‘Progress is the injustice each generation commits with regard to its predecessors.’
-E. M. Cioran
Since food has been so thoroughly swept up in current financial ablutions, I found myself grateful and a little impressed when the flight crew on a recent flight to Italy began preparing their carts for dinner. I have a great sentimental attachment to airplane food: my grandfather found it inexpressibly exotic, and in my distaste for it I appreciate how much broader is my frame of reference. Also, since a looting of all pleasure so often stands in for sensible economy, I’m a booster for food and drink in any form.
Just the fact of being handed a tray of something edible suggested an alliance between the airline and me. I started feeling charitable. Even though the meal offered, either a rubbery ham omelet or a chicken breast, only marginally resembled food, it wasn’t worse than what I’ve seen served in hospital rooms or school cafeterias—nor was it any better. And it can sometimes be hard to recognize when locally-produced food is being used, as is the case with caterers who get ingredients from Sysco, which claims to prioritize buying regionally: just because food has been overcooked, under-seasoned, and vacuum-packed to within gasps of life doesn’t mean, by definition, that it came from far away: bad cooking can ruin otherwise good food.
While I mulled and moved things around my tray, it was the condiments, with their sophisticated packaging and blithe self-assuredness—I got the sense these things would survive to be spread and splash over the in-flight meals of my children and my children’s children—that subdued my goodwill.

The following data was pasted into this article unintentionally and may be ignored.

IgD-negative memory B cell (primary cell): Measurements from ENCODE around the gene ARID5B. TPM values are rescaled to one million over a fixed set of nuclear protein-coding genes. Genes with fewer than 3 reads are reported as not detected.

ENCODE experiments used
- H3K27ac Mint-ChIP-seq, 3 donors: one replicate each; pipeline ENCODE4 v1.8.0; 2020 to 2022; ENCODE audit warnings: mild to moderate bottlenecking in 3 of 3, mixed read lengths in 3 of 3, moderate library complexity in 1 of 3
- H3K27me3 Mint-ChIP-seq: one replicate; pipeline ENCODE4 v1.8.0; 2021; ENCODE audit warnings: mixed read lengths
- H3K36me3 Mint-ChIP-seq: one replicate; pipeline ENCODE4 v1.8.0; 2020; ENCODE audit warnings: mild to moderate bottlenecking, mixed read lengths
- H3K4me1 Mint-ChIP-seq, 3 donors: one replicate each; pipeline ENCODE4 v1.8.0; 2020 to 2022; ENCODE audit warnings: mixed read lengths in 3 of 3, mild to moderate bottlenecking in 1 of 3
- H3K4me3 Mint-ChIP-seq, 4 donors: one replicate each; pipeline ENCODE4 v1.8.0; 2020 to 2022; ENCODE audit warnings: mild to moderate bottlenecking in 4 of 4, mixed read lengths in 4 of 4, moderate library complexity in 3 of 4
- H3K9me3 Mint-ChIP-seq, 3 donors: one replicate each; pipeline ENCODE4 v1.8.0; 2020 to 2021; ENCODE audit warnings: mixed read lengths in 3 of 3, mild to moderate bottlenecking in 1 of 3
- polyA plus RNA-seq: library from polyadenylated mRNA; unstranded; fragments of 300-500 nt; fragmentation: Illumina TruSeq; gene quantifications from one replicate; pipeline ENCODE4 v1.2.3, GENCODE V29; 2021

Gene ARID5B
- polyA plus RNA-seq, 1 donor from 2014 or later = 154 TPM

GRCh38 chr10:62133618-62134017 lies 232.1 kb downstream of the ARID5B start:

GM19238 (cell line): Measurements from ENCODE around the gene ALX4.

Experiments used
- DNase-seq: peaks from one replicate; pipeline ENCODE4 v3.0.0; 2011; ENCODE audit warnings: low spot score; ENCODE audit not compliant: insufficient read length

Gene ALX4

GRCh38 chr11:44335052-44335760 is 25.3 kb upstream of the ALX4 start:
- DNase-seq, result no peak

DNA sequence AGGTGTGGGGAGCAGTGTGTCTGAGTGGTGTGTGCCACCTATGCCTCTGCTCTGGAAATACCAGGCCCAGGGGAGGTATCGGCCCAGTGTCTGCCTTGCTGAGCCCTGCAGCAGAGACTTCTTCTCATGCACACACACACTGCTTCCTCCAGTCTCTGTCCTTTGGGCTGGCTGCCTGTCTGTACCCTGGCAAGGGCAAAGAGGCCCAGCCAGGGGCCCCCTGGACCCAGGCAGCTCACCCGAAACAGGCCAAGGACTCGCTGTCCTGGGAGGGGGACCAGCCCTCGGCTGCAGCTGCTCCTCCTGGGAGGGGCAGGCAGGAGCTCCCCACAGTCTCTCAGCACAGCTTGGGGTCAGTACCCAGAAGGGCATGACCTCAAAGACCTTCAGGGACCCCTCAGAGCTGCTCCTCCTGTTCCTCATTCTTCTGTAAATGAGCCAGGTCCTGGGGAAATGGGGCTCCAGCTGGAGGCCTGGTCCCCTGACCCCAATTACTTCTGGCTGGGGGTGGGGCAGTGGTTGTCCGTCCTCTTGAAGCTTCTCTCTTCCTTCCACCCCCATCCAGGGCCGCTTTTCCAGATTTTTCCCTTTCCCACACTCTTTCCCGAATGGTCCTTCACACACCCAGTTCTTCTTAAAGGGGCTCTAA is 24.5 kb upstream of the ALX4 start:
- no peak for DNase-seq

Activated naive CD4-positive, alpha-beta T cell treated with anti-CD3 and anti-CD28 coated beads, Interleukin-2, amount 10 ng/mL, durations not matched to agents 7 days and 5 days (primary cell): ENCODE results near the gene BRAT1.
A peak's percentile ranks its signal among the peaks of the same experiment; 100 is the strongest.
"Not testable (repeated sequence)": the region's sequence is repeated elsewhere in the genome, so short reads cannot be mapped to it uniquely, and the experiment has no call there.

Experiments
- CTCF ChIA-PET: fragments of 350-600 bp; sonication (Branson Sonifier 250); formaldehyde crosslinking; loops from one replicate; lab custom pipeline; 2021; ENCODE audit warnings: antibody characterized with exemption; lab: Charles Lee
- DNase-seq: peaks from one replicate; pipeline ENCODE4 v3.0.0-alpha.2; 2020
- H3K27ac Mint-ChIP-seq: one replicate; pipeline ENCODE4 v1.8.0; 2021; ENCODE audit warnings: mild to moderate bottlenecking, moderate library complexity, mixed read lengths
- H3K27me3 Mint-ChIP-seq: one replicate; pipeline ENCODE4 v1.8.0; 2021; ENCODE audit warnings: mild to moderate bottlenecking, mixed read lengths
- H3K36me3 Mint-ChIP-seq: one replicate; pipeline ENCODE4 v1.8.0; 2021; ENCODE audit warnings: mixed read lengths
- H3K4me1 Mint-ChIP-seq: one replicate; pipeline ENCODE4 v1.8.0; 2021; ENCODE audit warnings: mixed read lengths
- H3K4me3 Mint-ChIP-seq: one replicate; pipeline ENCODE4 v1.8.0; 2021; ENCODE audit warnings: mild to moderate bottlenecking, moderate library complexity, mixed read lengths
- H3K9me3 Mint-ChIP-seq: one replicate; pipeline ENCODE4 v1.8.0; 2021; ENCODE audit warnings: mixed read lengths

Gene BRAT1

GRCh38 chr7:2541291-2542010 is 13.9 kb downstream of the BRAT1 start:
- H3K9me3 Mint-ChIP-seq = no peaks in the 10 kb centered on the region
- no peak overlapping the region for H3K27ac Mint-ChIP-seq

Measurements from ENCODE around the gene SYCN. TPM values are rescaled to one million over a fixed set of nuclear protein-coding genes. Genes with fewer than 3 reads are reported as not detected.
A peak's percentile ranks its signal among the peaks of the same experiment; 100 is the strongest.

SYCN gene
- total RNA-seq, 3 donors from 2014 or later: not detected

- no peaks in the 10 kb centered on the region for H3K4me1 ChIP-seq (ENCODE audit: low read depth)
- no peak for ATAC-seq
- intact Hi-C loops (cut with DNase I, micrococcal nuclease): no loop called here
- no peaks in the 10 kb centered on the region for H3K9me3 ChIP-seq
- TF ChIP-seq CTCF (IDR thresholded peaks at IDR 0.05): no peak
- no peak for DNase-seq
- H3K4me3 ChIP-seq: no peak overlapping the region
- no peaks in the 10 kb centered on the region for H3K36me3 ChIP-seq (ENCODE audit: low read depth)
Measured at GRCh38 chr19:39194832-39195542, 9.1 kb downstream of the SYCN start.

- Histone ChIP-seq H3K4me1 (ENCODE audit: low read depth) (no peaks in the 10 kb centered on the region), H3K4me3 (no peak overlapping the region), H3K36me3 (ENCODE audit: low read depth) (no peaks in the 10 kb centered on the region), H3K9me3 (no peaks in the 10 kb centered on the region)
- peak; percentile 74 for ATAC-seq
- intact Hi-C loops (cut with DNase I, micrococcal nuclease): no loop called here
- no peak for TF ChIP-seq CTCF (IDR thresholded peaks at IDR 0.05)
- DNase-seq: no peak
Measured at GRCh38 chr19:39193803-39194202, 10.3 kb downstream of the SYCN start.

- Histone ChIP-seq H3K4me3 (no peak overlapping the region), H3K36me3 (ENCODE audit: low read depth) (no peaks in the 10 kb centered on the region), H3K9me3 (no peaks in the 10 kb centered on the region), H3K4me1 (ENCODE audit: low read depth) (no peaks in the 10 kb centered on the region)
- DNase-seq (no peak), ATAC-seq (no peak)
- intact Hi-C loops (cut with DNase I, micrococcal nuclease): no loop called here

Meals were accompanied by two single-serving packets: one of Land O’Lakes Fresh Buttery Taste Spread, and one of Heinz Thousand Island salad dressing. Each of the two was adorned with cover art, the first of the Indian lake maiden, majestically bearing her butter-stick offering, and the second with a montage of squeaky-looking vegetables, glistening with something that beaded up like contempt.
The butter spread was made of: Liquid Soybean Oil, Water, Partially Hydrogenated Soybean Oil, Buttermilk*, Hydrogenated Soybean Oil, Cream*, Less Than 2% of Salt, Hydrogenated Cottonseed Oil, Distilled Monoglycerides, Soy Lecithin, Potassium Sorbate, Lactic Acid, Artificial Flavor, Vitamin A Palmitate, Beta Carotene (Color).
The dressing of something like the following, though this list is from a Kraft packet (my photo wasn’t good enough for me to make the Heinz ingredient list out): Tomato Puree (water, tomato paste), High Fructose Corn Syrup, Soybean Oil, Vinegar, Chopped Pickles, Egg Yolks, Salt, Less Than 2% Modified Food Starch, Dried Onions, Xantham Gum, Artificial Color, Phosphoric Acid, Spice, Mustard Flour, Polysorbate 60, Potassium Sorbate and Calcium Disodiumeta (Preservative), Guar Gum, Natural Flavor, Oleorisum Turmeric, Yellow 5.
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